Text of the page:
Your Second iOS and SwiftUI App · Challenge: Add Prioritized Tasks |

This is a companion discussion topic for the original entry at

And again, gives everyone a task, that nobody will do, how it supposed to help me to learn something?

Hey, I don’t want to come across as negative - but I find how you give the tutorials very rushed!
I’m already a bit lost at this challenge, so when I’m following along with your typing it’s hard to keep up (especially during the ’ self.taskStore.prioritisedTasks[priotiyIndex].tasks.append’ section (around 4min and 30 seconds in), before my auto complete has had the time to popup with a suggestion, you’ve already went and hit build (I find myself having to switch from watching the video in a PIP along with Xcode in full screen, back to safari to go backwards).

It’s quite a jarring jump from the ’ Programming in Swift: Fundamentals’ section, where Chris was quite slow and relaxed (and you could even hear him typing!).

I hope this is appropriate feedback and doesn’t come across as rude.

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Thanks for the feedback.

Do you like hearing typing? I haven’t heard anyone have a good enough signal-to-noise ratio for me to ever appreciate it; I personally just get distracted by the room noise around the typing. So I stopped bothering trying to record it. I could get a mechanical keyboard, and try to isolate the fan noise, if it’s helpful for learning.

@syavah Do you still have issues with this?

Hi there!

Is there any reason for this specific design approach where we have sections for different priorities, but tasks themselves do not store that value? I may be wrong, but it seems natural for a task instance to also have a property of its priority.


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I agree with you completely!

When putting this app together, I couldn’t figure out any way to make that possible, and still have the project seem at all suitable for a beginner’s learning path. It’s not a natural fit for SwiftUI’s data flow. But I’m hoping that will change in a month and a half!

I fiddled around a bit and made PrioritizedTasks a class instead of a struct, so that we could find and alter the correct prioritizedTasks directly, without having to find the index first, as such:

if let tasks = self.taskStore.prioritizedTasks.first(where: {
  $0.priority == self.taskPriority
}) {
  tasks.tasks.append(Task(name: self.text))

Is this a bad idea?

I think it’s going to make view refreshing harder, but let me know how it works out for you!

I believe there’s an error in this video. The direction shows to delete TaskStore.task (no ‘s’) when it was, I believe, intended to instruct to delete TaskStore.tasks (with an ‘s’.)

I kept trying to figure out what to actually delete? Find by case sensitive or not? “Am I supposed to delete taskStore.task (lowercase ‘t’) instead?” I got that I needed the data to be added into the prioritizedTasks array somehow, but that little error caused me enough confusion to wash away any potential good result from trying this challenge. Honestly, at this point in the course I was frustrated at the overly complex nature of it. (why 13 files for a simple task list app - why not 4 or 5 files and later teach why that’s not the best thing? - data modeling isn’t needed for a beginner course yet, Combine intro isn’t needed yet for a beginner, bindings aren’t needed yet for a beginner, etc. - just my opinion, but again, I don’t yet know better). This little error put me into feedback mode.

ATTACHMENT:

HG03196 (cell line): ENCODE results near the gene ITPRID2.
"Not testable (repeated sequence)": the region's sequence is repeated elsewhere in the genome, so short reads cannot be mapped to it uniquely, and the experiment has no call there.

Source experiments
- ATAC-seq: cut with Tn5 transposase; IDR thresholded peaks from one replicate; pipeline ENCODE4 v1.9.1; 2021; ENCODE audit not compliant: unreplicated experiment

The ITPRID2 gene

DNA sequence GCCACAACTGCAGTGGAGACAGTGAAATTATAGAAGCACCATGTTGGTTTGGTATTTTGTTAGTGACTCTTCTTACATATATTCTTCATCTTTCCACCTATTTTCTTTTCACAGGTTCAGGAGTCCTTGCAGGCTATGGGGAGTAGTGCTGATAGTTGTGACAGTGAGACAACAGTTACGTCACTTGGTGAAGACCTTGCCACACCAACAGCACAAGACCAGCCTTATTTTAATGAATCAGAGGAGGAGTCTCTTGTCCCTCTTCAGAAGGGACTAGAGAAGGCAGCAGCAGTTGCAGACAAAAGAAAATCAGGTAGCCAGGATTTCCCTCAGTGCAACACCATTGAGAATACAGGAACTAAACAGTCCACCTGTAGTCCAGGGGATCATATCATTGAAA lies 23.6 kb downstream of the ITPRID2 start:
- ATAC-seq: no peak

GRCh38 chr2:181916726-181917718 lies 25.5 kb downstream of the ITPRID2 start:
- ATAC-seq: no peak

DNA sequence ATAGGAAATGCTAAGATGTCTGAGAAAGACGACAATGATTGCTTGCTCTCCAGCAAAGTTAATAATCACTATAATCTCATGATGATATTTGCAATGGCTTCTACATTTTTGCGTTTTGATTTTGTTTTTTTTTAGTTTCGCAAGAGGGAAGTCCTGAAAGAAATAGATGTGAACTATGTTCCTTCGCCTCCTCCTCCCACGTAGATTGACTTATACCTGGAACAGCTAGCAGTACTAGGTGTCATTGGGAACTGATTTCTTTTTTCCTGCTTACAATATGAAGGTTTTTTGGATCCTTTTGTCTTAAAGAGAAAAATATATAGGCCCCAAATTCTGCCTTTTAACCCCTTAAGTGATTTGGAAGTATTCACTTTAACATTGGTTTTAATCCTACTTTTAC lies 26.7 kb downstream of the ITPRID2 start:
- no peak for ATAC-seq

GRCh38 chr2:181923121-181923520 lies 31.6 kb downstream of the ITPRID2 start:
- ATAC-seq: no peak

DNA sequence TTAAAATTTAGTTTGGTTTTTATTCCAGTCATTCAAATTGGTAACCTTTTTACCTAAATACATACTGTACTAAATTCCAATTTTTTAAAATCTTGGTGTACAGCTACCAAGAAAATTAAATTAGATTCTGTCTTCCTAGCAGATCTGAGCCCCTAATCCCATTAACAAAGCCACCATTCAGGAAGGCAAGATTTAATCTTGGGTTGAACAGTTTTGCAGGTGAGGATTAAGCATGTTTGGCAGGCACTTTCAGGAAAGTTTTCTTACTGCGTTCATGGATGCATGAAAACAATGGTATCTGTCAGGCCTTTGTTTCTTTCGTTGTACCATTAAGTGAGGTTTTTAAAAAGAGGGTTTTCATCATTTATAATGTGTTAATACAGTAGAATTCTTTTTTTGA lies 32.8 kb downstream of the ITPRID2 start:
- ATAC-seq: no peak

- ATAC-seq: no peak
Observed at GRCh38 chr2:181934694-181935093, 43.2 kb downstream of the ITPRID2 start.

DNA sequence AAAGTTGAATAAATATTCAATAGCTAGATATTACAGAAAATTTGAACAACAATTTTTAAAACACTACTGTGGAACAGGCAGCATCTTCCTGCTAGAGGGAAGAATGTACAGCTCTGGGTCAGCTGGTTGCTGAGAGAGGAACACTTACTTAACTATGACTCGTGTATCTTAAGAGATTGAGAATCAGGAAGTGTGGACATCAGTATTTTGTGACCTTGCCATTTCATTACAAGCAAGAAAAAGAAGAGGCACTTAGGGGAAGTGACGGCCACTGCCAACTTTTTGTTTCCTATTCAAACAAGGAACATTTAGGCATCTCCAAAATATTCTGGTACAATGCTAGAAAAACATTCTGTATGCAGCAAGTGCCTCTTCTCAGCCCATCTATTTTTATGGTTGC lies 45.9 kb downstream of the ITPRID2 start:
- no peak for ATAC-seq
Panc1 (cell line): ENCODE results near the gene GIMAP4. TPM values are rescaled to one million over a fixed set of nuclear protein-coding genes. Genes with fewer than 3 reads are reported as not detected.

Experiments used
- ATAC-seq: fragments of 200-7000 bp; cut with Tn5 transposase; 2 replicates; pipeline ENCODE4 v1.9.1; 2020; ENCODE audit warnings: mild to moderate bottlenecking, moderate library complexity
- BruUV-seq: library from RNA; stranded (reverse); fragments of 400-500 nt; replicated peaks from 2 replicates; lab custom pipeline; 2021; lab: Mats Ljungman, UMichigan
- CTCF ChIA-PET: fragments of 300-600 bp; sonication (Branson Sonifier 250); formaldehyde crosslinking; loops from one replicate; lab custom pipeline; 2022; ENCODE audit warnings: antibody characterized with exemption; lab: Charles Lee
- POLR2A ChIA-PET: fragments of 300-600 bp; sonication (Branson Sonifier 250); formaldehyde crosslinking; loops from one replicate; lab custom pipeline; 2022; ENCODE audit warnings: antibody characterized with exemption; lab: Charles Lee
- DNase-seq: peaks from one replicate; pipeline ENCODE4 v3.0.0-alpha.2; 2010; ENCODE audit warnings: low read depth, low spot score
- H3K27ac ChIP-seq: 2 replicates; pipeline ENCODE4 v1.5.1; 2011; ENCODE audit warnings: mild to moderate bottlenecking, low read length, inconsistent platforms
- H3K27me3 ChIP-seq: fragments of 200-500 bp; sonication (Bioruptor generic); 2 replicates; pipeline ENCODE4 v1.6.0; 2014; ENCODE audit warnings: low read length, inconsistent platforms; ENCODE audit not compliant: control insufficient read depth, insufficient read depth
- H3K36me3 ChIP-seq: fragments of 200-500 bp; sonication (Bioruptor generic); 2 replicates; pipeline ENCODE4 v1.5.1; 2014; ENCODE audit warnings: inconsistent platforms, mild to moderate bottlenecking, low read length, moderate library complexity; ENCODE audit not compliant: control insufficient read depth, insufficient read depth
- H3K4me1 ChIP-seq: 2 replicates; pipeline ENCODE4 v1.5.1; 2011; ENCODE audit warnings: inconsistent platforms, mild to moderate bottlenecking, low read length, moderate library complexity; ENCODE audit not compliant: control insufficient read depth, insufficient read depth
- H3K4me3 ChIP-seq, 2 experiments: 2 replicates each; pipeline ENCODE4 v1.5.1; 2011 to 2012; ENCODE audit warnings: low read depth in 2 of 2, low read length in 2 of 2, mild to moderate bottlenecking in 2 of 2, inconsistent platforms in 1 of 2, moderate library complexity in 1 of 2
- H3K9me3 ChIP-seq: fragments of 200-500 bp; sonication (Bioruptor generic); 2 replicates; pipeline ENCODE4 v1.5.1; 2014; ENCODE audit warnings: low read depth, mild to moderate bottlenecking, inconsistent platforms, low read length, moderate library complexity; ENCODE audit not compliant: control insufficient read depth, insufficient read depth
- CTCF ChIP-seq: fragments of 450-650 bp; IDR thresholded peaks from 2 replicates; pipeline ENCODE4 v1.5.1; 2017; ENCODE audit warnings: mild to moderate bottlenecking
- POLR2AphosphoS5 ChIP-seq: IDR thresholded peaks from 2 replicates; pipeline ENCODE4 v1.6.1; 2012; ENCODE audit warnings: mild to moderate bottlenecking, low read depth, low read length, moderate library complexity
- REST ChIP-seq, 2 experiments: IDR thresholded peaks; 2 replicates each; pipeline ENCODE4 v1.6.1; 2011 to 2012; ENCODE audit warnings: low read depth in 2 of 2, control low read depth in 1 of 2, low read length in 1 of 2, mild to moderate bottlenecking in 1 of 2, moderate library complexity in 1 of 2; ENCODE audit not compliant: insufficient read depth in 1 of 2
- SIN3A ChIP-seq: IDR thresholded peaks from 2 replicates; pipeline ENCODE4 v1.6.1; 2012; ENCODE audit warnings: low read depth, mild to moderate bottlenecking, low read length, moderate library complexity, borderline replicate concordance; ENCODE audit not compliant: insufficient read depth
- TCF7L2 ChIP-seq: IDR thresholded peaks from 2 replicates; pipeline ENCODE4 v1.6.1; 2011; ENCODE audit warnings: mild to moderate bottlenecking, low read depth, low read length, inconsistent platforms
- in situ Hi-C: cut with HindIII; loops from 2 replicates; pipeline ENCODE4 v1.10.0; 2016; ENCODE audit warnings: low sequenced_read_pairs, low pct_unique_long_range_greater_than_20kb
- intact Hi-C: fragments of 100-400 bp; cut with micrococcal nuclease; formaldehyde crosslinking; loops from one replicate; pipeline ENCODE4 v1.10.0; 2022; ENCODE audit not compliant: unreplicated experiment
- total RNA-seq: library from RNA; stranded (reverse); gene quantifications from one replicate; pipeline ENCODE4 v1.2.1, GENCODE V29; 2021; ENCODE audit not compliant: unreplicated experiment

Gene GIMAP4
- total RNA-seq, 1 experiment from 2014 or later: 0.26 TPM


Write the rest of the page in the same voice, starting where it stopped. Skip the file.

It was no longer a challenge, but a “wth am i doing wrong?” As a beginner, I don’t yet know that it was an error in what was shown on video, I simply will always assume (incorrectly in this case - I think - still not sure) that I did something wrong. That negates learning. In most cases (in this world nowadays), misspellings and errors are sadly the norm (I probably have a lot in this comment) - and expected/commonplace, but in a course where a single error causes a bug or confusion for a newby, precision in the product is ABSOLUTELY NECESSARY in a course such as this, for beginners. Especially paying ones. Later on, when I know better, I would understand what the issue was.

If I had a suggestion - other than precision of course, I would have gotten much more with this course had this been reduced to less complex nature followed by supplementary “intermediate” videos - each course introducing a major concept updating the app teaching larger concepts such as Data Modeling (and “why”), Persistence (and “why”), Bindings (and “why”), Combine(and “why”), etc.

Overall, I truly DO appreciate the time and effort this presenter put in to the course - it definitely shows its professionalism. So don’t take my frustration (which I know happens in coding) as derogetory to the presenter or course - simply my opinions. I enjoyed the presenter and even though I strongly believe there was way too much complexity for this course, it is definitely helpful, I definitely learned a lot, and have a list of very complex things to try to understand this year.


Thanks for the feedback!

If you ever encounter confusion with an instruction, whether it’s a typo like in this case, or not, please ask, and we’ll try to respond as soon as possible.

Also, there’s no harm in watching the first few seconds of a solution to see if that clarifies things, too!

I agree, this was really confusing at first. I spent a few minutes going back to see if I missed in a previous video a taskStore.task property. Would be awesome if you can update the video!

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@darkmatter Do you still have issues with your deleted post?

Please check out the latest version of the course when you get a chance:

I hope it helps!